Thinking Fast and Slow is best for those interested in psychology, decision-making, and perception. Also those who appreciate research and are willing to wade through an enjoyable, but relatively long read.
Difficulty to digest:
Thinking Fast and Slow is surprisingly digestible given the heavy leaning on research. Most chapters will be digestible for most people, especially as related to personal experience. There are some chapters which rely heavily on economics and some math arises, which may be slightly more difficult. Overall, very approachable given the depth of the subject matter.
Thinking Fast and Slow contains a lifetime of work by the psychologist and researcher Daniel Kahneman. Accordingly, it’s well researched, thorough, and contains a wealth of information. While the book covers several topics, it touches each in a way that feels comprehensive, with natural areas of overlap.
Kahneman’s writing is very digestible given the complexity of the topics, likely due to his position as a professor. There are tons of examples, exercises, and short stories to drive the points home. There are a variety of explanations, which I think provide great value in trying to understand each concept.
While I won’t be able to cover all the concepts in depth, here are a few high-level concepts.
Thinking Fast And Slow: System One And Two
Probably the clearest and most useful concept is the idea of system one and system two. Essentially Kahneman explains there are two systems in the brain. System one controls the intake of information and presents it to system two which is typically considering the conscious, decision making part of the brain. Our system one is fast and condenses all the information we receive into digestible chunks for system two to deliberate on.
System two is slower and more deliberate. It takes information from system one and makes choices. For the most part system one is our mindless walking through the world and system two contains our conscious intentional decisions. Differences in our baseline strengths in these systems explains differences in abilities like delaying gratification, though these are just defaults. The relative strength of each system can be intentionally trained away from the baseline.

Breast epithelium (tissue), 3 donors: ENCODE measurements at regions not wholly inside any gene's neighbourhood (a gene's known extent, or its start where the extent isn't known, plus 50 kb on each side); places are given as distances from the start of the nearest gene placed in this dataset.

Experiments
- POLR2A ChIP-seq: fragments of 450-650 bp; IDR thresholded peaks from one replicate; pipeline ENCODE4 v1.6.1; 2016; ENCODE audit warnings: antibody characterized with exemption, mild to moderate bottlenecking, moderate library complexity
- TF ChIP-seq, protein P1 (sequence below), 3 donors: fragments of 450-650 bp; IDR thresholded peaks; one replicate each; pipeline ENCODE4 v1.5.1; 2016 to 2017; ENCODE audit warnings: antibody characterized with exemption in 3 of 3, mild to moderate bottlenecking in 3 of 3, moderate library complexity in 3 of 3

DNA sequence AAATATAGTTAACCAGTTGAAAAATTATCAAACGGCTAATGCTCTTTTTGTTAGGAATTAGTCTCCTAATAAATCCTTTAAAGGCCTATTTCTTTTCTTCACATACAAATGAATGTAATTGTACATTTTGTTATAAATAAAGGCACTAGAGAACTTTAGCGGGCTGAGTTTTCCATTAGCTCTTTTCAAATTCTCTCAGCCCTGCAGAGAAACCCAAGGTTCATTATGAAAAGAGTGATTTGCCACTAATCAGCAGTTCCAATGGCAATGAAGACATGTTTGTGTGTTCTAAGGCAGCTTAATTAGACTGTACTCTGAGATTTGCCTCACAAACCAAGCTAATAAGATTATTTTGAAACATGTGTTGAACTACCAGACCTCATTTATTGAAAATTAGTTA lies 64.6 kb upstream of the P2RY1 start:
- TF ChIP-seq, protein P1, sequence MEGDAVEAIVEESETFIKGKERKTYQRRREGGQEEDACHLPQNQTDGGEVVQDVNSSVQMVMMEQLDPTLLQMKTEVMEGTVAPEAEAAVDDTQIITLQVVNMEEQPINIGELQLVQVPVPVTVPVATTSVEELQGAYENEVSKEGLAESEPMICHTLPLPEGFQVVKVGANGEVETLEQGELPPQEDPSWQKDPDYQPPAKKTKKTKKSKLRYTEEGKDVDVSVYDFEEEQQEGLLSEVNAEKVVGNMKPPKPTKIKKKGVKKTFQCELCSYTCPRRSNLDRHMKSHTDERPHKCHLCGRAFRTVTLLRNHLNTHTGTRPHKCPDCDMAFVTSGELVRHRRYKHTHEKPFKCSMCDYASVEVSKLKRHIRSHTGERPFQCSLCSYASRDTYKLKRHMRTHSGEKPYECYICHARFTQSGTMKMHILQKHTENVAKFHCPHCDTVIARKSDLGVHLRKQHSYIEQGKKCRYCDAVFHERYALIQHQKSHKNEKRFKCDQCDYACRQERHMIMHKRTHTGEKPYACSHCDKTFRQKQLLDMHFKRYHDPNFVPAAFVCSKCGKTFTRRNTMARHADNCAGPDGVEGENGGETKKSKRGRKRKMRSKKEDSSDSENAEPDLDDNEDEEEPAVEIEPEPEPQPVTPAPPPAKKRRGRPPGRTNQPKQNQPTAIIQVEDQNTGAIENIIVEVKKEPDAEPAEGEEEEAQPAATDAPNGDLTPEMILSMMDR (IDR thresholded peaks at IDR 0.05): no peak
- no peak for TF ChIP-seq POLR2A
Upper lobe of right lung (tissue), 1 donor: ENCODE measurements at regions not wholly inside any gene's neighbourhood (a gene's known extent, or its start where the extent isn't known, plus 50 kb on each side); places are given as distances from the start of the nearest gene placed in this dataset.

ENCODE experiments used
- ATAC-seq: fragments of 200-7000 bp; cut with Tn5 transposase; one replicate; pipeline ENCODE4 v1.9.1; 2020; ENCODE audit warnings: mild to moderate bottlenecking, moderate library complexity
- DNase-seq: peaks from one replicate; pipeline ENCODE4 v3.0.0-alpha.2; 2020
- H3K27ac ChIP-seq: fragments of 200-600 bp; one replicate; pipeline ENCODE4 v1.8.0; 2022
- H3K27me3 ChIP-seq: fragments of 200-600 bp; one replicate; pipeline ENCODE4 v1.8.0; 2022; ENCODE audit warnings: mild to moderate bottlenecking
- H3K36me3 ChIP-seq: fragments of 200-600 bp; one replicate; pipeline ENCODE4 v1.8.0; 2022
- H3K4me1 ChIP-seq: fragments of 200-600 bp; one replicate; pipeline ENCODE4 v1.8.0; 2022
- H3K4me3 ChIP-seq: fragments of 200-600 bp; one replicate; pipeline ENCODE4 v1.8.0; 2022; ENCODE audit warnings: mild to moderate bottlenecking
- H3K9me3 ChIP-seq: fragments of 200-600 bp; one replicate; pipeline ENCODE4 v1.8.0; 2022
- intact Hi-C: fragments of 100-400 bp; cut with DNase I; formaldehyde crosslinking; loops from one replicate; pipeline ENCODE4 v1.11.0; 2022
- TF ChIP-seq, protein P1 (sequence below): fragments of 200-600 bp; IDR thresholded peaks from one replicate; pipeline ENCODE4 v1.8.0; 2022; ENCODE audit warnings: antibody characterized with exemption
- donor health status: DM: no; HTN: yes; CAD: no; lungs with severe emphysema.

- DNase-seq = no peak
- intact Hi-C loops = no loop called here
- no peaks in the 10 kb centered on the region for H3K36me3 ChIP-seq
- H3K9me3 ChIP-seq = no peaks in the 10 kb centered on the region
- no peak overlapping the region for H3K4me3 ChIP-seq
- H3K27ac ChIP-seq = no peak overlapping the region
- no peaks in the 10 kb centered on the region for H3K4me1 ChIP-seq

Fast: Cognitive Errors
This portion of the book also includes a number of cognitive errors which occur from the interactions between these two systems. We often solve problems easier than those actually given, are more confident than we should be, seek out only confirming data, make choices simply based on recency, and have all sorts of other biases. For example, Thinking Fast and Slow includes a study where it only took a few repetitions of a fake memory before individuals started believing it.
This is especially true since system two is prone to exerting as little effort as possible. Easy just feels better. System one, however, prizes coherency over completeness. We need it to process and refine the huge inputs of information, but we must recognize when it’s most prone to error. For example, it can compare across categories like John is as tall as lions are rare in the arctic. This doesn’t fully make sense, but system one can generally map the rarity of arctic lions to John’s height.
As tasks become more difficult, system two becomes more engaged. Kahneman explains studies around mental overloading, explaining that as inputs increase our attention increasingly moves toward most important tasks. This increases until we reach the limits of our attention and effort. Interestingly, decreasing difficulty makes ideas seem more true. This is because system two can offload more work to system one, and just accept the answer.
Slow: Rational Choices